The bill amongst other things was designed to address women's freedom of movement, female economic activity, girls' access to education, equal rights for women in marriage, divorce, property/land ownership and inheritance, appropriate measures against gender discrimination in political and public life and prohibitions of violence to women.
As the debate for and against the bill went on on the floor of the Senate today, most of the senators voted against the bill when Senate President Bukola Saraki, called for a vote for it to pass for 2nd reading. During the debate, Senate leader, Ali Ndume, said there is a conflict between our traditional belief and our religious belief regarding the protection of women rights.
He called for the passage of the bill because it will afford men and women in marriage the same equal rights "“This law that is being amended is very important especially when there is a clear conflict when it comes to dealing with widows, inheritance, divorce, even marriage itself in our society.
There are various traditions. The problem we have is the combination of our traditions and new religious beliefs. You will find an Igbo man who cannot speak Igbo language because he studied abroad. He will do traditional marriage then go to church again to get married in the church.
The church wedding says if you marry, the couple become one while the Igbo tradition says when you marry a wife, she becomes your property. So when issues come up after the marriage, you now wonder which one to take.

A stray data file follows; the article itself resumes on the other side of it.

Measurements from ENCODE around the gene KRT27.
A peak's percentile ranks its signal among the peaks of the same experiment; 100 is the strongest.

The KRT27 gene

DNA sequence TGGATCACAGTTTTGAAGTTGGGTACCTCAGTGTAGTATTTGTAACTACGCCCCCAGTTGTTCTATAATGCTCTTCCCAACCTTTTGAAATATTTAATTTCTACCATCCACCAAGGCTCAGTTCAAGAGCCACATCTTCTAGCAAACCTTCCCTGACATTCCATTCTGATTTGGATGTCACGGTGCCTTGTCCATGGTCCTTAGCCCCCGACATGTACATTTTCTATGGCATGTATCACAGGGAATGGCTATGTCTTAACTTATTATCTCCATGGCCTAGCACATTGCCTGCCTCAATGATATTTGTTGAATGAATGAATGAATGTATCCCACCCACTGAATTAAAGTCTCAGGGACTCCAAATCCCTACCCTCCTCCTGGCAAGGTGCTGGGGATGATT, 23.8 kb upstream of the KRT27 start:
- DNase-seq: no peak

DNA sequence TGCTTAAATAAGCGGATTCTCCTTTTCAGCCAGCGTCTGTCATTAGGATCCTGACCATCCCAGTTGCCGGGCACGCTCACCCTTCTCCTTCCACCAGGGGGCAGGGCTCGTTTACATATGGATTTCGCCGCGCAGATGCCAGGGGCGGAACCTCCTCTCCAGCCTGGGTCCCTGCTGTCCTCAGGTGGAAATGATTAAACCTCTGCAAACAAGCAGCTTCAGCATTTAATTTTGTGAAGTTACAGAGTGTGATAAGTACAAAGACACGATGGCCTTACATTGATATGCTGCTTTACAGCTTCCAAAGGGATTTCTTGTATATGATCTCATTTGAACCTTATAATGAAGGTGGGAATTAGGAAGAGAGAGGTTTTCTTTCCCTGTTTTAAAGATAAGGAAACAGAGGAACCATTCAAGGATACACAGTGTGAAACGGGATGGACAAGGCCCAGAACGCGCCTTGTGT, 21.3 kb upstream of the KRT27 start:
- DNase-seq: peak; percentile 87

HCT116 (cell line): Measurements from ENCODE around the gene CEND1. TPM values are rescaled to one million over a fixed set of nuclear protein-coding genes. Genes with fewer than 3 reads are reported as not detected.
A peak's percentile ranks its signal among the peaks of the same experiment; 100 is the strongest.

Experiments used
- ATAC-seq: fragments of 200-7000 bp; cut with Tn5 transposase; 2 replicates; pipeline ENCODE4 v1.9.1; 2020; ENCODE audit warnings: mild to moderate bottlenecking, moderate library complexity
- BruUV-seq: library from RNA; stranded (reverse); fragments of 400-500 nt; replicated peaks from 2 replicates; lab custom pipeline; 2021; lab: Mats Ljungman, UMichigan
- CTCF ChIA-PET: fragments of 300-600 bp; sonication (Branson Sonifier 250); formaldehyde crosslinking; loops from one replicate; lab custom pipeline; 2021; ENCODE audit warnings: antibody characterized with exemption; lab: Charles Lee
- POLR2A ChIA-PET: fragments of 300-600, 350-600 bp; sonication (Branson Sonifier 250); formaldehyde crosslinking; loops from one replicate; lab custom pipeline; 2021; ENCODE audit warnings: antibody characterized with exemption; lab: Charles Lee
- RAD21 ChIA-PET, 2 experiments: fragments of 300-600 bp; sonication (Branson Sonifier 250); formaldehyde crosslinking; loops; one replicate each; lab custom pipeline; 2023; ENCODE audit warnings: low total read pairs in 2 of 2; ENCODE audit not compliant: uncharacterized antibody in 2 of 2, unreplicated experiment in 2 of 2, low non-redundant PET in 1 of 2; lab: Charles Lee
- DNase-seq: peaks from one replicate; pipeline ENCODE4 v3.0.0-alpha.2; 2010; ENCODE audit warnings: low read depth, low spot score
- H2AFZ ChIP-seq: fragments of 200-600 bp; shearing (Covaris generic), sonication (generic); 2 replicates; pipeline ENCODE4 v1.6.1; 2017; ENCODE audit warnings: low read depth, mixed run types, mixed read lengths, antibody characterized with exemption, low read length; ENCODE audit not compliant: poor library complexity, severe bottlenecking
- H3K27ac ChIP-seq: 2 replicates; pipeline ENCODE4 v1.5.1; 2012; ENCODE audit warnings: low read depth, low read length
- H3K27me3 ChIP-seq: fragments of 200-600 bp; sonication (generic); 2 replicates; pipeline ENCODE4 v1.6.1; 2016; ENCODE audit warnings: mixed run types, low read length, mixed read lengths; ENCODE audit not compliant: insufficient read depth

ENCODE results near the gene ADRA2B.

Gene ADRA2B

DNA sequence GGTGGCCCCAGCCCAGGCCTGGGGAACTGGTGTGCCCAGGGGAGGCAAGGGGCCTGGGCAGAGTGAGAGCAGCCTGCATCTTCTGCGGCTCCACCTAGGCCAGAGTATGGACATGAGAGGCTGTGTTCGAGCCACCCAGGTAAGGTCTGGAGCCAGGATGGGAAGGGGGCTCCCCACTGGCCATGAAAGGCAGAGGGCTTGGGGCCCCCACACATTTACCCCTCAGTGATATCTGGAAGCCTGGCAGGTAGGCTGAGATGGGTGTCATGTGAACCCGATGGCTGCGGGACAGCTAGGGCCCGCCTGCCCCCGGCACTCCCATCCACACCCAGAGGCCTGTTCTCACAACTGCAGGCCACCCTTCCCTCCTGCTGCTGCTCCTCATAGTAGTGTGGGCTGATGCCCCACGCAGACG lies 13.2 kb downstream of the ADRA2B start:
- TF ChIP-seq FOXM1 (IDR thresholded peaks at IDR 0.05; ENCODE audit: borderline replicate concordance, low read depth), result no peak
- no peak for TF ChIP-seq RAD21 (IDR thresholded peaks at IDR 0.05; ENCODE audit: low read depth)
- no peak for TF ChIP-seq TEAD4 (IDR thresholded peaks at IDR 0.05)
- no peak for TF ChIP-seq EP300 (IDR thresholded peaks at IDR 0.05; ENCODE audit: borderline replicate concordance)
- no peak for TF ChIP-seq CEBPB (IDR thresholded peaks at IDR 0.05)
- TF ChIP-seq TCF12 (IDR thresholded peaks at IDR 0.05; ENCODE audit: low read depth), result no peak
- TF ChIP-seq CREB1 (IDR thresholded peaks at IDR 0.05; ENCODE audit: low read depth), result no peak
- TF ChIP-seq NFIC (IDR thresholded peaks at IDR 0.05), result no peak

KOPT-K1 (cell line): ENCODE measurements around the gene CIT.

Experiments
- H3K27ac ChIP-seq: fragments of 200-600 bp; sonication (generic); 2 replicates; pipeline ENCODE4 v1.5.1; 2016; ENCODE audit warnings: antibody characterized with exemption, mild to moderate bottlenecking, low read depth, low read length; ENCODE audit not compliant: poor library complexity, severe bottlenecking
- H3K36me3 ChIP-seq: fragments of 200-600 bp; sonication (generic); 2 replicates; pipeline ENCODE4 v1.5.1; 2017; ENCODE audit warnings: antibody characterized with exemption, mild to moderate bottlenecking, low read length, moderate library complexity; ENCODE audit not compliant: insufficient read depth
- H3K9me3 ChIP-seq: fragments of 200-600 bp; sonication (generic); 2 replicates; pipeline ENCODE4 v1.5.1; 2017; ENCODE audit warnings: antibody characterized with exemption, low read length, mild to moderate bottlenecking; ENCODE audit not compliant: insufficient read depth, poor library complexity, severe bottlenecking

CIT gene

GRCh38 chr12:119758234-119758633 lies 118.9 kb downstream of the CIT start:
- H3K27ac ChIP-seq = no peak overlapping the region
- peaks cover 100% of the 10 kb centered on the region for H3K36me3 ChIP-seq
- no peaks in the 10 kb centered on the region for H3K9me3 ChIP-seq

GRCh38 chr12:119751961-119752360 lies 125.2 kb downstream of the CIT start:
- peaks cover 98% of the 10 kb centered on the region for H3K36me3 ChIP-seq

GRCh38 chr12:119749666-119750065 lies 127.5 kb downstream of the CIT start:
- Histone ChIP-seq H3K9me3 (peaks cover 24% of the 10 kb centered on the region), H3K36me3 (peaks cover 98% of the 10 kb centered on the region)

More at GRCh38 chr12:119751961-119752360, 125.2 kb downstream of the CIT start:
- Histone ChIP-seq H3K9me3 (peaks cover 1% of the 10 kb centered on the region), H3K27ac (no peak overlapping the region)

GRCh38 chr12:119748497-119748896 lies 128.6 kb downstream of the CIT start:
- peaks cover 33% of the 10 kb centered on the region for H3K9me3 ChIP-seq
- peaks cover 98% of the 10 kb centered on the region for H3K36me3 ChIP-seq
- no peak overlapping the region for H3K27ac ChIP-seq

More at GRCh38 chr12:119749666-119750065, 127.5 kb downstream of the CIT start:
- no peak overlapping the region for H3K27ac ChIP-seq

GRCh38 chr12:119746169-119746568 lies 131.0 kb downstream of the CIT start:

As for inheritance and divorce, in Islam, it is very clear how it is being done, but if you combine that with your tradition, you find out that women are being discriminated in a disadvantageous manner. There is a need for women who are involved in this advocacy to also engage in enlightenment. If you will marry, you will marry; either Christian or Muslim.
I think this bill is timely and important and at the public hearing stage, we will look at this bill very well.”he said Senate deputy president, Ike Ekeremadu, also spoke in favor of the bill. . “Only last night, I was going through a document prepared by George Bush of America. Those countries that are doing well are those who give women opportunities.
Where I come from, women don’t eat egg and are restricted from touching the non-essential parts of animal. But now that has changed. What is needed is time and education, not necessarily legislation. We will continue to encourage our women. I support this bill.” However Senator Sani Yerima, who is a former Zamfara state, spoke strongly against the bill.